New Westminster city council is willing to consider sponsorship of spaces inside the future civic centre but the outside is off limits.
Staff presented council with a report about corporate sponsorship opportunities for the multi-use civic facility that could offset the cost of the civic centre. Sponsorship could include naming rights to the facility and/or interior spaces in the civic centre, which is under construction on Columbia Street.
Council directed staff not to explore sponsorship opportunities connected to the name of the multi-use civic facility, but to explore sponsorship of interior spaces in the building. Council also asked staff to develop a sponsorship policy in case council wishes to embark on a sponsorship program for the civic facility.
Coun. Jonathan Cote said he is open to looking at sponsorship opportunities inside the centre if it's a good fit, but he's opposed to having a corporate name on the outside of the building.
"I would not want to go down that road with respect to naming," he said.
Coun. Betty McIntosh said the city has to be sensitive about what sponsorships are considered inside the building, as all ages would be impacted. She believes it's important that the community sees the city's name on the outside of the civic centre.
Coun. Bill Harper, who is "not a big fan" of sponsorship, said that any sponsorship considered inside the building should be appropriate to the facility and shouldn't be completely unrelated, such as Pepsi or Coca Cola.
Coun. Chuck Puchmayr said the city has fought for years to revitalize the downtown and is starting to reap the benefits.
"We need to keep some identity there, most definitely," he said of the city's name on the building.
Puchmayr also stated that the city needs to ensure any corporate sponsorship of spaces in the facility doesn't contribute to the "incredible push" toward marketing toward children.
"I definitely want the name on the outside to be ours," said Coun. Lorrie Williams.
Coun. Jaimie McEvoy said the civic centre is an accomplishment by the people of New Westminster and the building's name should reflect that. "I think that is what needs to be emphasized there."
McEvoy said the area around the civic centre has a rich history that could easily provide names for spaces in the facility that doesn't involve corporate sponsorship.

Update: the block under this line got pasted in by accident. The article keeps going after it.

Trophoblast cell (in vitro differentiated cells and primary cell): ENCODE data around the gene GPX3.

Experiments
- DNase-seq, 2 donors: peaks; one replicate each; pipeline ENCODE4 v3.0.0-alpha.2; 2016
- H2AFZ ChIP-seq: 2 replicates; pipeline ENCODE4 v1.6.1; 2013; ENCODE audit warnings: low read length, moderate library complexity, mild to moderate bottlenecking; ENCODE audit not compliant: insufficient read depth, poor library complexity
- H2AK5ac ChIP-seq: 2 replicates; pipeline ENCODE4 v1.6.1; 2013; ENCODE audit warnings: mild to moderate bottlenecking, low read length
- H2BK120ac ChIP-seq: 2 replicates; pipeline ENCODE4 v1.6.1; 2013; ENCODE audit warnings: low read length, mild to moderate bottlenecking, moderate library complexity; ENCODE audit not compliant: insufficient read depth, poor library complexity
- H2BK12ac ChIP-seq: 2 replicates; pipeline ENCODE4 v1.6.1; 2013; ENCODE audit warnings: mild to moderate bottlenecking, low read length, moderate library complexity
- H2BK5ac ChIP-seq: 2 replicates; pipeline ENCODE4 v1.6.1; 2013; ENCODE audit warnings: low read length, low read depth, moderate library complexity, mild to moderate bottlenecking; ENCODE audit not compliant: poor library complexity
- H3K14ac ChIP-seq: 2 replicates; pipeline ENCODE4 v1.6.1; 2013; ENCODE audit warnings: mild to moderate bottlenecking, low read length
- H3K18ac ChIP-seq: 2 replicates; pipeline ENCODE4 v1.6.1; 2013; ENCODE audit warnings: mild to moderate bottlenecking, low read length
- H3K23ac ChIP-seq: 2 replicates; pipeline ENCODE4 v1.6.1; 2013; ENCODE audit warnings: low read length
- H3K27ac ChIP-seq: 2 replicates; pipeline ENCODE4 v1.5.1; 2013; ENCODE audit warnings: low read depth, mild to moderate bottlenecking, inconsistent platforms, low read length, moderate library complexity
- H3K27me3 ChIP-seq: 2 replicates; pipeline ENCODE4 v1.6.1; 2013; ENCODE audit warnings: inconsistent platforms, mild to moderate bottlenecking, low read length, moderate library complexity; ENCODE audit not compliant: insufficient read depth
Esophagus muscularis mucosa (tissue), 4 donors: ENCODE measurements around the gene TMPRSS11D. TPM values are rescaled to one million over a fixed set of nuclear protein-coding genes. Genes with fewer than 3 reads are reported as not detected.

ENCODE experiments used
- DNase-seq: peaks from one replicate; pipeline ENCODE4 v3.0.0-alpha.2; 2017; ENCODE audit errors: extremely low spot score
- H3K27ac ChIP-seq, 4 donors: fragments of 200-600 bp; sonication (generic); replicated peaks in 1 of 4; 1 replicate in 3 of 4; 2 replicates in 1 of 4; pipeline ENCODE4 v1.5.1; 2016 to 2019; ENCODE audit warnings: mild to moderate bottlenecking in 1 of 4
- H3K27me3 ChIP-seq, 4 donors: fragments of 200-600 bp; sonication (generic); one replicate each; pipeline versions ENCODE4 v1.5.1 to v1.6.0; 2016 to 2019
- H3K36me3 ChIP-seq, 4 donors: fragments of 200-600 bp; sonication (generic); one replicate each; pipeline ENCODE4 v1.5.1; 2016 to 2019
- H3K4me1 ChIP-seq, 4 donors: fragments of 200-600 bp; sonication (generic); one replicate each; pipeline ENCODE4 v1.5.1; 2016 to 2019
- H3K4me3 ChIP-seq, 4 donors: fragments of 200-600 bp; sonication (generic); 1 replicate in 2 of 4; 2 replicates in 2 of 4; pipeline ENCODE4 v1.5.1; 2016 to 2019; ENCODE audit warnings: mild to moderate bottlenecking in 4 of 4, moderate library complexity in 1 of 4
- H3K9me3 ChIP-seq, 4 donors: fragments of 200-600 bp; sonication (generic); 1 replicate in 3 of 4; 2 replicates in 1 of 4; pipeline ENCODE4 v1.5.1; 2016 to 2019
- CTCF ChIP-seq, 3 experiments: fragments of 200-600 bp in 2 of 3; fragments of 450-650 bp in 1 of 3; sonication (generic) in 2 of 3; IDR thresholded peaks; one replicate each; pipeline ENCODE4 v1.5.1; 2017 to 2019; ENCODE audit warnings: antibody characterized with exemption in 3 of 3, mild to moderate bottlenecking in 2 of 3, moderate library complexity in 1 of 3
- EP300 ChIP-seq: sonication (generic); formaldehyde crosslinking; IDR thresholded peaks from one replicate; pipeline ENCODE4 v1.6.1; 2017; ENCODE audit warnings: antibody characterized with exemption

A staff report states that opportunities for sponsorship exist for other city facilities, but the multi-use civic facility present an "immediate and unique opportunity" as it is a new facility and has commerce components such as conference space, gift shop and retail space.
"Other cities that have implemented a corporate sponsorship program have committed resources and reaped the benefits of increased revenues," stated the report. "If the City of New Westminster was interested in implementing a corporate sponsorship program it would start with the development of a sponsorship policy that establishes parameters for corporate sponsorship throughout the organization."
Council confirmed that any recommendations would need to be considered by council before being approved.
"Absolutely," said Dean Gibson, the city's director of parks, culture and recreation. "At this point the only work we are doing is policy development."
The reports states that the facility has an office tower component, which could attract potential sponsor.
Mayor Wayne Wright recently told The Record that some people who are interested in coming into the building are awaiting the city's decision about naming rights.
In addition to the civic centre, the city is building an office tower above the city facility. The total budget for the project is $94 million, which includes $41.5 million for the civic centre, $12.5 million for the parking structure (to be used by the office tower and the civic facility), and $40 million for the office tower. The civic centre will include a 350-seat theatre, conference and meeting space, art studios, an art gallery, tourist information centre, the city's museum and the Canadian Lacrosse Hall of Fame.
Sponsorship opportunities could include naming rights of the building or individual program areas (theatre, museum, art studios etc.), exclusive supplier rights in food and beverages, and advertising in indoor and outdoor spaces, stated the report.